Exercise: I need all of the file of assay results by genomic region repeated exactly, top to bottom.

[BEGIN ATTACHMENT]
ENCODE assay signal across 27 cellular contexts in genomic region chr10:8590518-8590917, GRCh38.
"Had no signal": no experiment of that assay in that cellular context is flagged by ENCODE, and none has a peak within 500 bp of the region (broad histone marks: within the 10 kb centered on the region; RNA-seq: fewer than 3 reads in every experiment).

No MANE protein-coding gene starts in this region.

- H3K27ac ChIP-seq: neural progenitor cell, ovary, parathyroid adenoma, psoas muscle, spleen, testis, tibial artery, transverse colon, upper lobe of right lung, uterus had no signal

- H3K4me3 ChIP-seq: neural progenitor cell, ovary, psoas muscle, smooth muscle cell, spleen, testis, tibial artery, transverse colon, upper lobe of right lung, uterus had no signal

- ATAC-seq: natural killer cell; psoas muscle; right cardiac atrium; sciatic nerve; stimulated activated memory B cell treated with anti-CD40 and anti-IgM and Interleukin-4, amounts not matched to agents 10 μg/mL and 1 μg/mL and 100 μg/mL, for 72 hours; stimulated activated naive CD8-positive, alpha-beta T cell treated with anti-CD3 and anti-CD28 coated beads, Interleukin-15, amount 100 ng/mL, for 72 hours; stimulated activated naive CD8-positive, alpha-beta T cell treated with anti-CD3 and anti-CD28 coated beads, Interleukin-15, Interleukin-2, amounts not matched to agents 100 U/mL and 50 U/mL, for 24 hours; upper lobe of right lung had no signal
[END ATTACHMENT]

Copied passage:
ENCODE assay signal across 27 cellular contexts in genomic region chr10:8590518-8590917, GRCh38.
"Had no signal": no experiment of that assay in that cellular context is flagged by ENCODE, and none has a peak within 500 bp of the region (broad histone marks: within the 10 kb centered on the region; RNA-seq: fewer than 3 reads in every experiment).

No MANE protein-coding gene starts in this region.

- H3K27ac ChIP-seq: neural progenitor cell, ovary, parathyroid adenoma, psoas muscle, spleen, testis, tibial artery, transverse colon, upper lobe of right lung, uterus had no signal

- H3K4me3 ChIP-seq: neural progenitor cell, ovary, psoas muscle, smooth muscle cell, spleen, testis, tibial artery, transverse colon, upper lobe of right lung, uterus had no signal

- ATAC-seq: natural killer cell; psoas muscle; right cardiac atrium; sciatic nerve; stimulated activated memory B cell treated with anti-CD40 and anti-IgM and Interleukin-4, amounts not matched to agents 10 μg/mL and 1 μg/mL and 100 μg/mL, for 72 hours; stimulated activated naive CD8-positive, alpha-beta T cell treated with anti-CD3 and anti-CD28 coated beads, Interleukin-15, amount 100 ng/mL, for 72 hours; stimulated activated naive CD8-positive, alpha-beta T cell treated with anti-CD3 and anti-CD28 coated beads, Interleukin-15, Interleukin-2, amounts not matched to agents 100 U/mL and 50 U/mL, for 24 hours; upper lobe of right lung had no signal